Wear It Well: First Eat Local, Then Dress Local
Jul 31, 2013 12:37PM
Buying local isn’t just about food choices. In supporting community businesses and reducing our ecological footprint, fiber is another important consideration, encompassing farmers that grow cotton and hemp or raise sheep for wool, fiber artisans and textile designers.
The U.S. presently imports about 95 percent of Americans’ clothing, reports the Ecology Global Network (Ecology.com), with most manufactured in countries where sweatshops and human rights abuses are common. Polyester and nylon, the most commonly used synthetic fibers, are derived from petroleum and processed and dyed using synthetic, often toxic substances. According to a 2010 report by China’s Ministry of Environmental Protection, the textile industry is that country’s third-worst polluter.
The nonprofit Center for Urban Education about Sustainable Agriculture’s (cuesa.org) Fibershed program raises public awareness of the issue in Central California. Robin Lynde, a shepherd, weaver and teacher at Meridian Jacobs Farm, in Vacaville, also sells yarn, fleece, felt, lambskin, hand-woven garments and blankets. “Fiber producers, users and designers may not know that there are sheep 10 miles away from them and they can get that fiber,” she says.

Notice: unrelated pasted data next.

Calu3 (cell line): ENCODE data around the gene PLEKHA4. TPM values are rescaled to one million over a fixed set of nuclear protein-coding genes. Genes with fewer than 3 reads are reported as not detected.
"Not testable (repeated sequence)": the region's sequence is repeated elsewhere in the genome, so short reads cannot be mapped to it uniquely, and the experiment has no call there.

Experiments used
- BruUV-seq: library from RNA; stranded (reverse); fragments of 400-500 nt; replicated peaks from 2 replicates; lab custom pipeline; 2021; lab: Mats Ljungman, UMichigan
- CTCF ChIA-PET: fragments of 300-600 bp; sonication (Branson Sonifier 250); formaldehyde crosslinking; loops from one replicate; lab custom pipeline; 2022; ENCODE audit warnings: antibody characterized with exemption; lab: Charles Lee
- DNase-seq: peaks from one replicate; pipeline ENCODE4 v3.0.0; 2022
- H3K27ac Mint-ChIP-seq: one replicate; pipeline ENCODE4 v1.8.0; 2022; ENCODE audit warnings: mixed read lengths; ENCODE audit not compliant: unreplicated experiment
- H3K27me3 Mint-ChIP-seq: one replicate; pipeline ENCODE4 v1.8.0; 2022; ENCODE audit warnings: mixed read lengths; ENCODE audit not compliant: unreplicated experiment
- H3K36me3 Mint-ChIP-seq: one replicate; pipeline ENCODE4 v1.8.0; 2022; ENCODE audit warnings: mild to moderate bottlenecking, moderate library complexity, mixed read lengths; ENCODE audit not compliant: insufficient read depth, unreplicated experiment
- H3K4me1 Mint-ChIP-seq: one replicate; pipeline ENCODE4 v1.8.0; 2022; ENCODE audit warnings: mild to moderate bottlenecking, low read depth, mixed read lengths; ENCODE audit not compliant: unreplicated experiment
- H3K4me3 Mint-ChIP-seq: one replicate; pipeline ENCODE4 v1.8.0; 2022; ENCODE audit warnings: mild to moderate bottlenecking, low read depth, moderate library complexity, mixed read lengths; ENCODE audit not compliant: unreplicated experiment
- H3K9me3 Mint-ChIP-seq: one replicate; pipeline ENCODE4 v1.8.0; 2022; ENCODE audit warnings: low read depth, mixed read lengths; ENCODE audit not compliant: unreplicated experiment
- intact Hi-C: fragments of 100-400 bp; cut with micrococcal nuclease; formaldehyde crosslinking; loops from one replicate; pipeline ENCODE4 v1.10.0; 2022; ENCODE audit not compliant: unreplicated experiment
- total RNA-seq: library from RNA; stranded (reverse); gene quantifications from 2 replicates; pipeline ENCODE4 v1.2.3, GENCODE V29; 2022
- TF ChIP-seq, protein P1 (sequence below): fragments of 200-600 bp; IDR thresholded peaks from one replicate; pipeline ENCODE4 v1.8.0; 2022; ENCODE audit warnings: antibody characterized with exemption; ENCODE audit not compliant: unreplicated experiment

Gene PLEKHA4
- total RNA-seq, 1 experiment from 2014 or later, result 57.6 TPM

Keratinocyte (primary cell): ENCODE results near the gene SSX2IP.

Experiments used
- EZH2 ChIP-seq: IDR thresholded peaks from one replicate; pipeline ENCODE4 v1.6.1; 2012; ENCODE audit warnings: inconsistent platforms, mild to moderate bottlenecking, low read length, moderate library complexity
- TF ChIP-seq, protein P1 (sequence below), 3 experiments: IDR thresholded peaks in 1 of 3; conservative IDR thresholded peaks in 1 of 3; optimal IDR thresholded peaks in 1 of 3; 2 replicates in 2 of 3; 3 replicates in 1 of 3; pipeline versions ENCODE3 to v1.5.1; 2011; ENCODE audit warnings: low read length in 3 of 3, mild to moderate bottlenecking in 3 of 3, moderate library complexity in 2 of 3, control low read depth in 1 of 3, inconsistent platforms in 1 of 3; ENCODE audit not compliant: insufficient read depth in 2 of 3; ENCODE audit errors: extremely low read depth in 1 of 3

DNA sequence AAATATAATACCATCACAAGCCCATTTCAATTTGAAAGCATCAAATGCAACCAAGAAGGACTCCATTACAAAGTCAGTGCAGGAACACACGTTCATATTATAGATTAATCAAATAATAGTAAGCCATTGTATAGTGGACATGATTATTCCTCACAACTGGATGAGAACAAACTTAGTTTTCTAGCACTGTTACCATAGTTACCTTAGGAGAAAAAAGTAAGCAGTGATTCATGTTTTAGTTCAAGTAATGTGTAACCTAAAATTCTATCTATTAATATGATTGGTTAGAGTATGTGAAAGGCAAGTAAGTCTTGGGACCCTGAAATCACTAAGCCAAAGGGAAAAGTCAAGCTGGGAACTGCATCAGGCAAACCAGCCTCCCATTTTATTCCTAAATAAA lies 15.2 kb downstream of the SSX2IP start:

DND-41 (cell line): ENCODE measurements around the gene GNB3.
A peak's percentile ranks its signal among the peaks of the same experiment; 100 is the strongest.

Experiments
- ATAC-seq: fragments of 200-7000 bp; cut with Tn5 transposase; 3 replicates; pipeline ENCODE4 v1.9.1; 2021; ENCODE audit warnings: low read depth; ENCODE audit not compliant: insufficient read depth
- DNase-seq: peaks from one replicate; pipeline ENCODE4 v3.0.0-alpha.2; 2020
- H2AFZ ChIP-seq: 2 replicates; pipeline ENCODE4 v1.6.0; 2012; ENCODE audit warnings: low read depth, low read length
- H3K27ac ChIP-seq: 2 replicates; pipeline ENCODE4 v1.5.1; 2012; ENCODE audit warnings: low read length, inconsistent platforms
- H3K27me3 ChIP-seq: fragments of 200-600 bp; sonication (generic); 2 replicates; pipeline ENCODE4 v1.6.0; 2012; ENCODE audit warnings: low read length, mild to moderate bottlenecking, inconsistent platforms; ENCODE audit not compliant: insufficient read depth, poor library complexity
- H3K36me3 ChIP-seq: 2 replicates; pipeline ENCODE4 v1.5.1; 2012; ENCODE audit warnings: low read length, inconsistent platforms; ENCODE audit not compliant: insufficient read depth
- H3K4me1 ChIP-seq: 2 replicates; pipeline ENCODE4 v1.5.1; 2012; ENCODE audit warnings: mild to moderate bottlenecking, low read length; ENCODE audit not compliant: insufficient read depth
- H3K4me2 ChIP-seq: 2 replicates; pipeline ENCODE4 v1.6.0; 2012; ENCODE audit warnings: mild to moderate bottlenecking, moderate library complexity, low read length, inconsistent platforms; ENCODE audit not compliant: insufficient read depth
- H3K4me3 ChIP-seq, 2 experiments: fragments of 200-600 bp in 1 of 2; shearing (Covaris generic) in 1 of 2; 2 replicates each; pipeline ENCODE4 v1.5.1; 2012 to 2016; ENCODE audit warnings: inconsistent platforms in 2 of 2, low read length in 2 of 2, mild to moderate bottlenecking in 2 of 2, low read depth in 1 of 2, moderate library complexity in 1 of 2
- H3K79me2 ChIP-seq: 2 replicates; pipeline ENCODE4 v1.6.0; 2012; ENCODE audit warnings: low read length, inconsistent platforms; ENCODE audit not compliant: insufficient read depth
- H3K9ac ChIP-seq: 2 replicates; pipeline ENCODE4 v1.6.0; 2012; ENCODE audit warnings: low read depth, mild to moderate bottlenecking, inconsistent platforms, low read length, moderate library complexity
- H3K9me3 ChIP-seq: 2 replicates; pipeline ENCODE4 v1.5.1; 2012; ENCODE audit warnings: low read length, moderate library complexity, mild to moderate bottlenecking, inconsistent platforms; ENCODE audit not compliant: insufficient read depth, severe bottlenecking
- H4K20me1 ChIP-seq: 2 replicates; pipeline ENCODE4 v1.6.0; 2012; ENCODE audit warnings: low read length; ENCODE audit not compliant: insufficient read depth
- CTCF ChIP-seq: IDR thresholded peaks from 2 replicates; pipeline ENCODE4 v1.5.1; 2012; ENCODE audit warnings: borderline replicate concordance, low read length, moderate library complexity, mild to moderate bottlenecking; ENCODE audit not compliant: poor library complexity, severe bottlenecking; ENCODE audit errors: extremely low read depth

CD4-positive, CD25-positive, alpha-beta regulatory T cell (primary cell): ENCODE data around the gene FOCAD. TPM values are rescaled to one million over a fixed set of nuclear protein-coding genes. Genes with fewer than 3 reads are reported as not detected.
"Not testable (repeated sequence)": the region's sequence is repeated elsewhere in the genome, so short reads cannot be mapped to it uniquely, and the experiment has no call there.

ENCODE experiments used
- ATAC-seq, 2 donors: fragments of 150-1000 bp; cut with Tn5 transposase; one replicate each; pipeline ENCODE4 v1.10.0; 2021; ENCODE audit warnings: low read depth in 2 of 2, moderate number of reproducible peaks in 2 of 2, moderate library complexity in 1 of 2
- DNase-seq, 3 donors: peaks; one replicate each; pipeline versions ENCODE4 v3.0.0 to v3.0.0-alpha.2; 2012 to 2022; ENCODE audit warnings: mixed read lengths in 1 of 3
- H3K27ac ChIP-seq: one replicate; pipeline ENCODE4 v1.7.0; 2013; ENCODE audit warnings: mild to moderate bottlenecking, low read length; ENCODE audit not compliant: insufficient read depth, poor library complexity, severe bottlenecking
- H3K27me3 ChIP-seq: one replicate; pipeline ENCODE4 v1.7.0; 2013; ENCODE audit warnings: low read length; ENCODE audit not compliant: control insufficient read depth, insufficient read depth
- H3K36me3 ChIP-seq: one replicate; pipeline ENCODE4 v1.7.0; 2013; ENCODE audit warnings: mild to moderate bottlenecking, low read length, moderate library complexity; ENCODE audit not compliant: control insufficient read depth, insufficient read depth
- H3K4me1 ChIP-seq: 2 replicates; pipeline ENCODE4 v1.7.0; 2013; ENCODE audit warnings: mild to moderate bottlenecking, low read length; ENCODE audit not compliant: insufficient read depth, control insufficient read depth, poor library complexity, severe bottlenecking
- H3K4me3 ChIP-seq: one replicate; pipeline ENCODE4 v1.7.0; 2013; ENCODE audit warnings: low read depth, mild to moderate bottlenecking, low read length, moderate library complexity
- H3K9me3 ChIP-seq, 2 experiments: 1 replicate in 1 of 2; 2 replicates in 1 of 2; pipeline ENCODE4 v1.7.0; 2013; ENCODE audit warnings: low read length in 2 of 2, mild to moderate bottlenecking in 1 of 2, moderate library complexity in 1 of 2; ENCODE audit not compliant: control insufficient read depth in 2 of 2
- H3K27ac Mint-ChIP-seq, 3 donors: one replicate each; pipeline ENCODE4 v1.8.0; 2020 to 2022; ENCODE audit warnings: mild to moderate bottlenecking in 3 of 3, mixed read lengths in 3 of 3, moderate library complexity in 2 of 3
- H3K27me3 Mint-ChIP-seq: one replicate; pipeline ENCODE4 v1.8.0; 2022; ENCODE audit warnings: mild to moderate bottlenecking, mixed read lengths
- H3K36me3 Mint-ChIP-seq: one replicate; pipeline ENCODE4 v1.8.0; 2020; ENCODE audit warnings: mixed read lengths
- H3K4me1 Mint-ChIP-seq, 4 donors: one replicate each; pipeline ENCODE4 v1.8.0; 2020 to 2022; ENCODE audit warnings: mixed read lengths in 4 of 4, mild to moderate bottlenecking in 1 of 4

Fibershed also promotes a Grow Your Jeans program, comprising area sourcing, dyeing and sewing of a limited run of jeans. While textile sustainability in any given region is developing, the organization recommends that residents mend, instead of discard, old clothes, swap clothing or buy used, while resisting marketing pressure to augment wardrobes every season to keep up with trends. Someday, we might be able to visit a nearby field where our clothing is grown.
The Sustainable Cotton Project (SustainableCotton.org), based in Winters, California, conducts a Cleaner Cotton program that helps conventional growers transition to more sustainable practices using non-GMO varieties and integrated pest management practices to more gently solve ecological challenges. A big part of the challenge is to get the word out. “To get cleaner cotton to a spinner, someone has to request it,” says Executive Director Marcia Gibbs.